Galli, Z., Kiss, E., Hrazdina, G., & Heszky, L. (2003). The effects of ACS (1-aminocyclopropane-l-carboxylate synthase) gene down regulation on ethylene production and fruit softening in transgenic apple. International Journal of Horticultural Science, 9(2), 65–70. https://doi.org/10.31421/IJHS/9/2/395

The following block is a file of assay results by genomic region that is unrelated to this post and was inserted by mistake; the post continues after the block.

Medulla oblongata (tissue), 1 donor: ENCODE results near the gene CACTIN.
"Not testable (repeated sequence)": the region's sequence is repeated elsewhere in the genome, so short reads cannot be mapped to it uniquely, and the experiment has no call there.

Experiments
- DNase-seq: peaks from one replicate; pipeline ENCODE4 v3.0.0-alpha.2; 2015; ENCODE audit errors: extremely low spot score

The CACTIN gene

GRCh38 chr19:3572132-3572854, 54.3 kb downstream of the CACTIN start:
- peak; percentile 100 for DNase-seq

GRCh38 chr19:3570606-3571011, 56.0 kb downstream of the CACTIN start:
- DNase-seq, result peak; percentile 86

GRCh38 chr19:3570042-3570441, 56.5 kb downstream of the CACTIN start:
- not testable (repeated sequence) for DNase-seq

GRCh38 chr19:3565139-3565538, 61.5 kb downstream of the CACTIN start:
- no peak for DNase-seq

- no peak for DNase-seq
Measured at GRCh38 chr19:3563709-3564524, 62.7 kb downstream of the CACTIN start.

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A detailed examination of the production of ethylene and other ripening parameters during storage period has been undertaken in transgenic apple fruits, where the ethylene biosynthesis was inhibited by antisense ACS (l-aminocyclopropane-l-carboxylate synthase) gene. Data indicate down regulation of ethylene production, softening and spoilage in some transgenic lines. In some cases ethylene production was inhibited for over 90 percent, considerable reduction of softening and spoilage was observed probably due to the reduced activity of cell wall degradable enzymes. ACS activity was also monitored during ripening. The fruits of the best transgenic lines could be stored for minimum 4-5 months longer under 5 °C cold room storage conditions and one month longer at normal room temperature. This molecular approach can provide an alternative way to replace the commonly used and costly atmospheric storage of fruits.